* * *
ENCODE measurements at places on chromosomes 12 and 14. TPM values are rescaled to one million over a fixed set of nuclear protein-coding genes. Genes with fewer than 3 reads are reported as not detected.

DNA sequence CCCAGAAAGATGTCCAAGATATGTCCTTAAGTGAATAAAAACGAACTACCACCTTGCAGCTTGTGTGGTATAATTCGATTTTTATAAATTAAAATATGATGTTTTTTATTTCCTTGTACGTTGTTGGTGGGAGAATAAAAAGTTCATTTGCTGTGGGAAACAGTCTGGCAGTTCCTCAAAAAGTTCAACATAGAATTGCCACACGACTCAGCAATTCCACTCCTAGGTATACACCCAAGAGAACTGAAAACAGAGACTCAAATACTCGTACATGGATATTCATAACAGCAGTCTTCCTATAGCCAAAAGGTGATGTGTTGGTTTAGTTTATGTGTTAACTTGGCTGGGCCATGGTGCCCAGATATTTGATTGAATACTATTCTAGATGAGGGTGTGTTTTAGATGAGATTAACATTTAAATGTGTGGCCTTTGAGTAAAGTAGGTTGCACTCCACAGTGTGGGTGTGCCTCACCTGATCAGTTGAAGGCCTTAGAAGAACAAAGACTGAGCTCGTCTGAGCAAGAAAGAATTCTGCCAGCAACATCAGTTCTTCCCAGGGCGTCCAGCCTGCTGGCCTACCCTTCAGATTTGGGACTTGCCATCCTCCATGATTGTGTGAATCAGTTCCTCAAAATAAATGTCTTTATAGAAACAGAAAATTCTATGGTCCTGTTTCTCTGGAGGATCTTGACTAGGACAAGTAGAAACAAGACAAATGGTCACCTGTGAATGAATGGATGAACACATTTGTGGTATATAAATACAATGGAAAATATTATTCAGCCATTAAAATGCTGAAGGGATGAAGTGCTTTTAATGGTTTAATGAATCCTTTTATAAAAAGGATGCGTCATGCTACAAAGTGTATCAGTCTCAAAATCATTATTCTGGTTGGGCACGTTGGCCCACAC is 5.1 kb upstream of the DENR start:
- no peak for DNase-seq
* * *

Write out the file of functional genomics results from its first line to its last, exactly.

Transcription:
ENCODE measurements at places on chromosomes 12 and 14. TPM values are rescaled to one million over a fixed set of nuclear protein-coding genes. Genes with fewer than 3 reads are reported as not detected.

DNA sequence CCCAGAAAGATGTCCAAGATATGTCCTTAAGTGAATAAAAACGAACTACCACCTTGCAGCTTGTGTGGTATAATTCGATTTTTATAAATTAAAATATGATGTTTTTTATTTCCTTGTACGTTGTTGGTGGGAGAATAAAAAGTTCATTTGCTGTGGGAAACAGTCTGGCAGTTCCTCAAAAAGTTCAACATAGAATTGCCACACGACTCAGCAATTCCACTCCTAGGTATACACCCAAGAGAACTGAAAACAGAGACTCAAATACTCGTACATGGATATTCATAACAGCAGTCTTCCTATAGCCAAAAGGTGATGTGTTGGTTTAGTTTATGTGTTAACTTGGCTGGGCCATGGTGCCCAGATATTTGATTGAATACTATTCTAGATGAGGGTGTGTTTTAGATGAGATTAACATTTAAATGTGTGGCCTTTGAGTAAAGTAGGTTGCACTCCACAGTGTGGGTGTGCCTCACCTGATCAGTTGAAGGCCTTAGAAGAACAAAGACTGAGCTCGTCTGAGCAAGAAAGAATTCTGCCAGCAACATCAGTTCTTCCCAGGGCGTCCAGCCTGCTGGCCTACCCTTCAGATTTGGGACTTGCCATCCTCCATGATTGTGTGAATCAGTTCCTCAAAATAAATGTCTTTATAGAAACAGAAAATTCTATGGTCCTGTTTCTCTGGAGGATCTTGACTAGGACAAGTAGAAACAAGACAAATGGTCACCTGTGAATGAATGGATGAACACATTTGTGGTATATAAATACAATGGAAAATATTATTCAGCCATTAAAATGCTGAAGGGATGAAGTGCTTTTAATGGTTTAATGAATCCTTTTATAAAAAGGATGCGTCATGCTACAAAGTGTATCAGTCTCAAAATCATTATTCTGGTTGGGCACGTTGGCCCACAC is 5.1 kb upstream of the DENR start:
- no peak for DNase-seq